* Students will be required to make presentations in tutorial on a given topic from the theme presented in the previous lecture. There will be three such presentations, each valuing 10%.
Ministry of Labour and Social Security. (2014). Disabilities Act of Jamaica 2014. www.mlss.gov.jm
Oliver, M. (2009). Understanding Disability: from Theory to Practice, 2nd edition. London: Palgrave MacMillan.
United Nations. (2006). Convention on the Rights of Persons with Disabilities. www.un.org
Highly recommended reading
Doyle, B (2008). Disability Discrimination: Law and Practice. 6th edition. Bristol: Jordan Publishing.
Barnes, C. (1994). Disabled People in Britain and Discrimination: A Case for Anti-discrimination Legislation. London: C. Hurst & Co Ltd.
Bell, D., & Heitmueller, A (2009). The Disability Discrimination Act in the UK: Helping or Hindering Employment Among the Disabled? Journal of Health Economics, 28(2), 465-480.
Crowther, N. (2007). Nothing Without Us or Nothing About Us? Disability and Society, 22(7), 791-794.
Borsay, A. (2005) Disability and Social Policy in Britain since 1750. Basingstoke: Palgrave MacMillan .
Fletcher, A & O'Brien, N. (2008). Disability Rights Commission: From Civil Rights to Social Rights. Journal of Law and Society, 35(4), pp. 520-550.
Kayess, R & French, P. (2008). Out of Darkness into Light: Introducing the Convention on the Rights of Persons with Disabilities. Human Rights Law Review, 8 (1), pp.1-34.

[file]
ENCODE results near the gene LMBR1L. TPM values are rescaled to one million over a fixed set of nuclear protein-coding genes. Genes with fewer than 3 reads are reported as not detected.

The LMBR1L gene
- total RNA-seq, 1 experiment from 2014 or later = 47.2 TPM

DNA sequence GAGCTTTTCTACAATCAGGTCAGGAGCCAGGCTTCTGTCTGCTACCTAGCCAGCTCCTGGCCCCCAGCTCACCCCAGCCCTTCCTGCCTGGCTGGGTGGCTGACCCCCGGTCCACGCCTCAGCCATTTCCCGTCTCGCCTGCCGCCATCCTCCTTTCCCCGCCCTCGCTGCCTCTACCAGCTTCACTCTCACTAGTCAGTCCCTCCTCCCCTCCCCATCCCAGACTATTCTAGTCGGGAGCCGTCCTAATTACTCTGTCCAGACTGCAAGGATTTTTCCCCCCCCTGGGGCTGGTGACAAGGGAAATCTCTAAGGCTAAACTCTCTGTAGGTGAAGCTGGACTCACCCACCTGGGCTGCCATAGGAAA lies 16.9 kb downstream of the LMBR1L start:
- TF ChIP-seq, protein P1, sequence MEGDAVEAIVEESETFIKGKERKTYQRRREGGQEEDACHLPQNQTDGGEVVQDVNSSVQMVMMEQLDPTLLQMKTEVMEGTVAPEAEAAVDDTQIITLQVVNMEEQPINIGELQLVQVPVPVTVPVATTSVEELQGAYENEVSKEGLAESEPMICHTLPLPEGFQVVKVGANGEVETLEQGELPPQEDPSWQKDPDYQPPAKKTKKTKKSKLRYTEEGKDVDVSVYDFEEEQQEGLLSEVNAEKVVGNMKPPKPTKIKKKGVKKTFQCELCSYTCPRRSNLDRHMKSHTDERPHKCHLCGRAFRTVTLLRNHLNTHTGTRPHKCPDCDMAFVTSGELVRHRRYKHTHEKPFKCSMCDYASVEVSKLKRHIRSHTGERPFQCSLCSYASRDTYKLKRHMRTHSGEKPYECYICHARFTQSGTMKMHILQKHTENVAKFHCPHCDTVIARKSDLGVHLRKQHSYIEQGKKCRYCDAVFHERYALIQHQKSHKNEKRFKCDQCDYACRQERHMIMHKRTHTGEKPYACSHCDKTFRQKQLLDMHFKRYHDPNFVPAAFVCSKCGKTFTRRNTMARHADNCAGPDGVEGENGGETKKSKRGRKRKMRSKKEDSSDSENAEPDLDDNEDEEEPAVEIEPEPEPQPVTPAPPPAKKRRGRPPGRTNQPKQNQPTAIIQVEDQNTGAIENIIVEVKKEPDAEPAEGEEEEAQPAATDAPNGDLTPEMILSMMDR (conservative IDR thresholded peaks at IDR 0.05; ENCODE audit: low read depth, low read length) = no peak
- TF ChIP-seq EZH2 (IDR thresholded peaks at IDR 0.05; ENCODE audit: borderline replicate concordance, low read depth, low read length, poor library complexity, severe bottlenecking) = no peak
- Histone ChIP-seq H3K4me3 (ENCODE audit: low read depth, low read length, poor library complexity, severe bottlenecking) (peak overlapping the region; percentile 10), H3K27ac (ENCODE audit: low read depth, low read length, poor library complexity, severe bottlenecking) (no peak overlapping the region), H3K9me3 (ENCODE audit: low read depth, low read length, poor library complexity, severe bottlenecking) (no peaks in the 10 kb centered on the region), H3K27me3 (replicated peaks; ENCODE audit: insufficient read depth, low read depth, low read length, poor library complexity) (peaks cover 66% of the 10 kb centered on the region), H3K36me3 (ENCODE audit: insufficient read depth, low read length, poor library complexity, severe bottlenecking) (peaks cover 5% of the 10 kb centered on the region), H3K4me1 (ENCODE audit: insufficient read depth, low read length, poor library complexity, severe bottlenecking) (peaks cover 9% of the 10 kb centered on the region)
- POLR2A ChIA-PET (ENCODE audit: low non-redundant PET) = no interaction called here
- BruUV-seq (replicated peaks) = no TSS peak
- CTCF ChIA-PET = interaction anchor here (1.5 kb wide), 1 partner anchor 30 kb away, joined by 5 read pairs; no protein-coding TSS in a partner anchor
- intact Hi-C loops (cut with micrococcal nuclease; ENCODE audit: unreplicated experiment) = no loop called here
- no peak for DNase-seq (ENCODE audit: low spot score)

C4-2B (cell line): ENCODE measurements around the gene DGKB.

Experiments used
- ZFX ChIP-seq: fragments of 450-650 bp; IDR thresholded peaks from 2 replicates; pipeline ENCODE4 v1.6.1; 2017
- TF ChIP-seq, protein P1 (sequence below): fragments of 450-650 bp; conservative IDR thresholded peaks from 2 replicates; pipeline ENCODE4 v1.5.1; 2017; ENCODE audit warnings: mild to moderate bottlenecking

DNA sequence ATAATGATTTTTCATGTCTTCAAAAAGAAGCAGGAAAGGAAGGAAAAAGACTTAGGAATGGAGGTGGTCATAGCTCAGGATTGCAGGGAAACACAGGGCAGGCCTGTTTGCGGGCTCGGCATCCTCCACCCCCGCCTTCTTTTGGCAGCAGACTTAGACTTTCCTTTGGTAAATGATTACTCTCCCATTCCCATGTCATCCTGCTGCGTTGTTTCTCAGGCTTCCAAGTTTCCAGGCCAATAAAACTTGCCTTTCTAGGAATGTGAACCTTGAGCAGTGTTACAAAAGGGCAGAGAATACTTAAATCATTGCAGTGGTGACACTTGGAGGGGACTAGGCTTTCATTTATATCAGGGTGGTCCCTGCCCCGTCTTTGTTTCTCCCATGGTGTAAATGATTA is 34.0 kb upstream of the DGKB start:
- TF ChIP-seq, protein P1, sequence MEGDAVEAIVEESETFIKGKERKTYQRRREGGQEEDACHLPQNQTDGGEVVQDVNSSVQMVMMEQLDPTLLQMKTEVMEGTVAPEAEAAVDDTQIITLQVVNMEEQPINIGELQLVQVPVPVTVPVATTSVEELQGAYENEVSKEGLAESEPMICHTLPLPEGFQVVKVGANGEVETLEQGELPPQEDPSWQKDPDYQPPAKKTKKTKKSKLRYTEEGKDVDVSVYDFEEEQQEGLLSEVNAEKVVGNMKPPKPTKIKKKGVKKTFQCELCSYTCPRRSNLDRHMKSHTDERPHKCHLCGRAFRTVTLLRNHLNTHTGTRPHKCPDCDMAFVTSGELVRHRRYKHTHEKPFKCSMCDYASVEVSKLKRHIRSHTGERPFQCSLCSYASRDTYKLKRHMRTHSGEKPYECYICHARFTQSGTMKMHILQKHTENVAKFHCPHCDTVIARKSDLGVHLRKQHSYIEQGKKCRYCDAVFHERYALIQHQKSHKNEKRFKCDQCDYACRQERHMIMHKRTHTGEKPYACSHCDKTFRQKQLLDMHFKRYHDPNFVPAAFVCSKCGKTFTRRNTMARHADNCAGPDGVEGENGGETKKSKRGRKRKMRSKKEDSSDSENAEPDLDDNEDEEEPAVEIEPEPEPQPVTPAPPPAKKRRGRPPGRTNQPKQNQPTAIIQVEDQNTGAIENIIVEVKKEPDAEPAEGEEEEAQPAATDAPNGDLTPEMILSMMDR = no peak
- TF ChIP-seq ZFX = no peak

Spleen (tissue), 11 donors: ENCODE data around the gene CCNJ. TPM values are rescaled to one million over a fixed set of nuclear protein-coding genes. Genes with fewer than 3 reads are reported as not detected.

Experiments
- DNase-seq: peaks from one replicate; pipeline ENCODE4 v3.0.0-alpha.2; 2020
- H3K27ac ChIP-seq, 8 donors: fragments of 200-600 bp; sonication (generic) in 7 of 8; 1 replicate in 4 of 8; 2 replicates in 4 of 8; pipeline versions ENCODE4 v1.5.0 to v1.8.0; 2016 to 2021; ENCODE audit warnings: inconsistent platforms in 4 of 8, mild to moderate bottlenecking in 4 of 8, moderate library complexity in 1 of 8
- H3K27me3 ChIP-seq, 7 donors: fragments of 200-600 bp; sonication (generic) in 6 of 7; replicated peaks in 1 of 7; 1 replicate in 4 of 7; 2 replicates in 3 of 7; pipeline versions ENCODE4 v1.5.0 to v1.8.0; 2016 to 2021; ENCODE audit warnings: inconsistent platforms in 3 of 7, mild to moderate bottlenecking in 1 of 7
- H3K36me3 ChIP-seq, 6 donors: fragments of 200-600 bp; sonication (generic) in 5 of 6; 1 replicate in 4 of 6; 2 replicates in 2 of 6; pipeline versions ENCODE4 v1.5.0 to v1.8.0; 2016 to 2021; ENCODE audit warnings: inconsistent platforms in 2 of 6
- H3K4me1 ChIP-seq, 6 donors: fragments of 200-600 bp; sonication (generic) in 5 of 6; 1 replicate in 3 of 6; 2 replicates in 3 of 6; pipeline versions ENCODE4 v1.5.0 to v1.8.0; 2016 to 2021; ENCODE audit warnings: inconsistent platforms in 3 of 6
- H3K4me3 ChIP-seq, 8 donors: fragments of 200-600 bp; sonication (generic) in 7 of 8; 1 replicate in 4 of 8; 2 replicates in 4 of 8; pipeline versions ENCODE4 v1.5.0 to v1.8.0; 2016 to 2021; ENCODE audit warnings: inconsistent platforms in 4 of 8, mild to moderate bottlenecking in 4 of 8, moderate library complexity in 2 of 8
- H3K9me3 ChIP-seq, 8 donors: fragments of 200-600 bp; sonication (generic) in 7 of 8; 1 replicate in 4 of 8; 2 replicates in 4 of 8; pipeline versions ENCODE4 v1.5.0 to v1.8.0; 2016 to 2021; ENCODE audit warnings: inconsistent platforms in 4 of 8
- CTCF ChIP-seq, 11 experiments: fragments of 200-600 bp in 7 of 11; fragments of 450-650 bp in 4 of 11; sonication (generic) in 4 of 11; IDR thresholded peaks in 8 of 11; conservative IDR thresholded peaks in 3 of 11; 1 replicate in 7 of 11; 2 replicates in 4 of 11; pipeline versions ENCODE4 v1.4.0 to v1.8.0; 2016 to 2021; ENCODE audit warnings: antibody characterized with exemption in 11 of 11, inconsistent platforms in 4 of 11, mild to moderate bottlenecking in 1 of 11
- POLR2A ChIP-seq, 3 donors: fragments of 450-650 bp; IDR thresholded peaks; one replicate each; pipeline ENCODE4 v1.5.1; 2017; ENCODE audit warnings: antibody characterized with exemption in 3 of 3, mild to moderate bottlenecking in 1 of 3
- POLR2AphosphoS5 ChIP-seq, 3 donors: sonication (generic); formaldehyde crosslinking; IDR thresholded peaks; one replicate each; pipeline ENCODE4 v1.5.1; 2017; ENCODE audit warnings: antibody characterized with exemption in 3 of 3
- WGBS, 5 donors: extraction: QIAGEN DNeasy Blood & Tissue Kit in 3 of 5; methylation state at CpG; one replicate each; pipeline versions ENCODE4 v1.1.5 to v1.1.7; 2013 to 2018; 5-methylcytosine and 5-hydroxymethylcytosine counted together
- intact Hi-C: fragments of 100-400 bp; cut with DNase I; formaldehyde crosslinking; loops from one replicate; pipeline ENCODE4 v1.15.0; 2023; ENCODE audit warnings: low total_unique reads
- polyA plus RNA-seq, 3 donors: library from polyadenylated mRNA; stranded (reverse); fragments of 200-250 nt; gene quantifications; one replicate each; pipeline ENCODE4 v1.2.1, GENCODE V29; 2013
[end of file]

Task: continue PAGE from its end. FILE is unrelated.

Oliver, M & Barnes, C (2011). Disability Studies, Disabled People and the Struggle for Inclusion. British Journal of Sociology of Education, 31(5), pp.547-560.
Waddington, L (2015). Fine-tuning non-discrimination law: Exceptions and justifications allowing for differential treatment on the ground of disability. International Journal of Discrimination and the Law 15(1/2), pp.11-37.
Berthoud, R. (2011). Trends in the Employment of Disabled People. Colchester: Institute for Social and Economic Research.
Coleman, N, Sykes, W, Groom, C (2014). Barriers to employment and unfair treatment at work, a quantitative analysis of disabled people's experiences, Research Report 88, Manchester: Equality and Human Rights Commission.
Equality and Human Rights Commission (2010). The United Nations Convention on the Rights of People with Disabilities: What does it mean for you? Manchester: Equality and Human Rights Commission.
World Health Organization/World Bank (2011). World Report on Disability, Geneva: World Health Organization.